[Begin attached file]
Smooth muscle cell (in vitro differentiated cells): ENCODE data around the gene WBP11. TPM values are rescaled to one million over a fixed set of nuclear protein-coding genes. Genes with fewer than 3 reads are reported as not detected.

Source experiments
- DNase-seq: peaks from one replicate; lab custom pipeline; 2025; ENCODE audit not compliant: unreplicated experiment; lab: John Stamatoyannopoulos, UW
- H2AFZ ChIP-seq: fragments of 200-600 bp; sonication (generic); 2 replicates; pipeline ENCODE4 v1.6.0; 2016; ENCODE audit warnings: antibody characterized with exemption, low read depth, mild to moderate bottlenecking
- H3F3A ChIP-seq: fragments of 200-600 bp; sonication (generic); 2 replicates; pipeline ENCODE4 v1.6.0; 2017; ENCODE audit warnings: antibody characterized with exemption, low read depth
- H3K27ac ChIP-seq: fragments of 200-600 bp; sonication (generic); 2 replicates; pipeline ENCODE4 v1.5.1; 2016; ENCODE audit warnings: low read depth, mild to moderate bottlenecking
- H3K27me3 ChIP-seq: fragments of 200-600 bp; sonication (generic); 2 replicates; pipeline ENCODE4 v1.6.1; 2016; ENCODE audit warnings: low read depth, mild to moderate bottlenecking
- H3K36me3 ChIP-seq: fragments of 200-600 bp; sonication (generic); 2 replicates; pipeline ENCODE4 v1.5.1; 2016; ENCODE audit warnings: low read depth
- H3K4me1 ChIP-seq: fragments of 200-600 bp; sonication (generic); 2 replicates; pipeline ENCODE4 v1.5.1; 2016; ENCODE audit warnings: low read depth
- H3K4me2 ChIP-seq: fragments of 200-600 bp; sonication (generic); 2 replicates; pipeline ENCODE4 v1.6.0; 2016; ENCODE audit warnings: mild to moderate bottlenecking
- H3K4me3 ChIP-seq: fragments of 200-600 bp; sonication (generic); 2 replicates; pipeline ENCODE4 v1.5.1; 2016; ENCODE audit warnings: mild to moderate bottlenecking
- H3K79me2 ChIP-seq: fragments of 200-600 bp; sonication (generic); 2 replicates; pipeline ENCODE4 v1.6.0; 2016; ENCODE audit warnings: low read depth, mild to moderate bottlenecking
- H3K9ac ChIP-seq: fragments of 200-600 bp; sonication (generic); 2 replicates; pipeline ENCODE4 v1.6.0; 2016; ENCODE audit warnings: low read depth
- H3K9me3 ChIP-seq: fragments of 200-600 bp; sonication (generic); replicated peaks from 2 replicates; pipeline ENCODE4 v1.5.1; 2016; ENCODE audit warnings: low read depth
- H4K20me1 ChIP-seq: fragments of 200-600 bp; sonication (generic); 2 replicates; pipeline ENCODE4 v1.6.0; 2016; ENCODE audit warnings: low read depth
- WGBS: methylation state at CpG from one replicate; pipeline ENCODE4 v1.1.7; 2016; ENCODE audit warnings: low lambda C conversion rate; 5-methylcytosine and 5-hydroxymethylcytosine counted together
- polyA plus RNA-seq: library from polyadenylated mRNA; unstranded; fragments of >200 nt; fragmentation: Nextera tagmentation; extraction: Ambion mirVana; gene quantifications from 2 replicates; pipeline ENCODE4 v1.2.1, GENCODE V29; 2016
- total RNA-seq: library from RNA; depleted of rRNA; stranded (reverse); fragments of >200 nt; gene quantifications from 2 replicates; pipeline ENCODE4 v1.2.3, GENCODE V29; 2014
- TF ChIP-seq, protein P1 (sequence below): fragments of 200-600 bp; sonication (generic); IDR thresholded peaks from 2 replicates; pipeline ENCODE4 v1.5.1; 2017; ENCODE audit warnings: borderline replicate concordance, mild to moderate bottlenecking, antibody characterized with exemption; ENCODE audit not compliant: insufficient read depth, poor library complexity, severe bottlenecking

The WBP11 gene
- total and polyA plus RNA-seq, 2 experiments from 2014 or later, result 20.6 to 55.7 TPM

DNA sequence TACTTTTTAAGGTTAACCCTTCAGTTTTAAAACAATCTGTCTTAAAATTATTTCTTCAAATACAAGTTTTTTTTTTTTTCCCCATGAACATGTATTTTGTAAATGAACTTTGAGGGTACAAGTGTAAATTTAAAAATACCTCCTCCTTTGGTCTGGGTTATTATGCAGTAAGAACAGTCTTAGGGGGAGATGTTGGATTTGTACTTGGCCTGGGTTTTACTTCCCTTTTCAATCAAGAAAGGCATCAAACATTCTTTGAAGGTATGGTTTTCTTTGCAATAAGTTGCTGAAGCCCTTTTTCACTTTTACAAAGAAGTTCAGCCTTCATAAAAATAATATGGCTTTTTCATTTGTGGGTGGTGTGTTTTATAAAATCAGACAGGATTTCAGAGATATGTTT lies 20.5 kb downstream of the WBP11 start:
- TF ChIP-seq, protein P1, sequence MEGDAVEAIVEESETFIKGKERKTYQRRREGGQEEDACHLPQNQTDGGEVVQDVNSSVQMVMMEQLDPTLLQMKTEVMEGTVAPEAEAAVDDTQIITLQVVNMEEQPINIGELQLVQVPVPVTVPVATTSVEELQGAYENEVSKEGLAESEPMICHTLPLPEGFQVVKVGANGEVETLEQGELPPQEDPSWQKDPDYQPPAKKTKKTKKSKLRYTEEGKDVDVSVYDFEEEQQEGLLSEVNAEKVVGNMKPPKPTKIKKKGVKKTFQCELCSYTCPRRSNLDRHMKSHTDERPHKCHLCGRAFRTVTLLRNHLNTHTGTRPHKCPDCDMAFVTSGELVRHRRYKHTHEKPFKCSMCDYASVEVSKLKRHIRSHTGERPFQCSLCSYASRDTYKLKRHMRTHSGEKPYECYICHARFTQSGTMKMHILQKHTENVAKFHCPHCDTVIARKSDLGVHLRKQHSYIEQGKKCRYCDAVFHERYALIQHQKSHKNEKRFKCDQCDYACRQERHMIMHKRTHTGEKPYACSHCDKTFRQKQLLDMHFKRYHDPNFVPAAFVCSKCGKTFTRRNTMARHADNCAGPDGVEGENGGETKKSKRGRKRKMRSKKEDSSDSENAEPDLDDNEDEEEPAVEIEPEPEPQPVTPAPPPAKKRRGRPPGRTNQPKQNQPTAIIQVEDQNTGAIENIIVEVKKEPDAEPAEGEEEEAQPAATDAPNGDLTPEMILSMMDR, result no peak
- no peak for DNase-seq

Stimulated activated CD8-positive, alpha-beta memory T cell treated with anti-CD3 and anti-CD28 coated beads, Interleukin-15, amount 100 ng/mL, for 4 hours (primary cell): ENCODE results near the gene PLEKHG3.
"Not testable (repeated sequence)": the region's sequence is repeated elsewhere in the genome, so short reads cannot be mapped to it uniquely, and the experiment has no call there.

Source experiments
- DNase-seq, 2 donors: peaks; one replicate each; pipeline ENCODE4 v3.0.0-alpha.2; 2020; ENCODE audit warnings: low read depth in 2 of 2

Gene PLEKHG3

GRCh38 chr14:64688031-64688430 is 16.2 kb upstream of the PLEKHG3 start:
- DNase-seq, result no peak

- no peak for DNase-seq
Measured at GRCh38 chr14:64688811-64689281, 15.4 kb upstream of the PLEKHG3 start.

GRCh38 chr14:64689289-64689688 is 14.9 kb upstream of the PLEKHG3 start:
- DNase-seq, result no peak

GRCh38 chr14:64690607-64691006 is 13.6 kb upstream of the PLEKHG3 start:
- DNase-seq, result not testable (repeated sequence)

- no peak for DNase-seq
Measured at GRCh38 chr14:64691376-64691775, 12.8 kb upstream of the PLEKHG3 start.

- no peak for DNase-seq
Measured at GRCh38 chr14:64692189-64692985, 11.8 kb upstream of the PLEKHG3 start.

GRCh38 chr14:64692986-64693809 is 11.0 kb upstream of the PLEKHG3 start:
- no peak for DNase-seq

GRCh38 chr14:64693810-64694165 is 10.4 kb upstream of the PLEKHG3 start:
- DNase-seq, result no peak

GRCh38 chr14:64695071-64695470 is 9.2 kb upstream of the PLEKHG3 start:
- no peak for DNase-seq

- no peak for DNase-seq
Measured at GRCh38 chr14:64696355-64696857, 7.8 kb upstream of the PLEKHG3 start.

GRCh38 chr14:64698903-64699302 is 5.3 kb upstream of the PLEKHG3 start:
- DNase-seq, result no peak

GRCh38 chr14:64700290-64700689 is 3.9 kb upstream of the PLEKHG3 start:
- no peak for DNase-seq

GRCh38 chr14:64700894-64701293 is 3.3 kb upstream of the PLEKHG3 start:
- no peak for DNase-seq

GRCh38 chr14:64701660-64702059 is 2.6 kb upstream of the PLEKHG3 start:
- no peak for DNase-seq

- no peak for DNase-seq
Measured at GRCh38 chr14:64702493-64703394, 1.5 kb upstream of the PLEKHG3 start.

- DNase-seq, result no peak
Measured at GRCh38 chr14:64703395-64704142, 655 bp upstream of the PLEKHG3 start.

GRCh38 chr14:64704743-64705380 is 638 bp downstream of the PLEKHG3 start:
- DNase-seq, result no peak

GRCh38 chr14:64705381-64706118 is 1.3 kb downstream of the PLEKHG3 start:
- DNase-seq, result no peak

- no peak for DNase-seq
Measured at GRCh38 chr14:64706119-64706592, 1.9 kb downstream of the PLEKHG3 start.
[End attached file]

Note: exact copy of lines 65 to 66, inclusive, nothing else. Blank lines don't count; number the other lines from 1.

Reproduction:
- DNase-seq, result no peak

- no peak for DNase-seq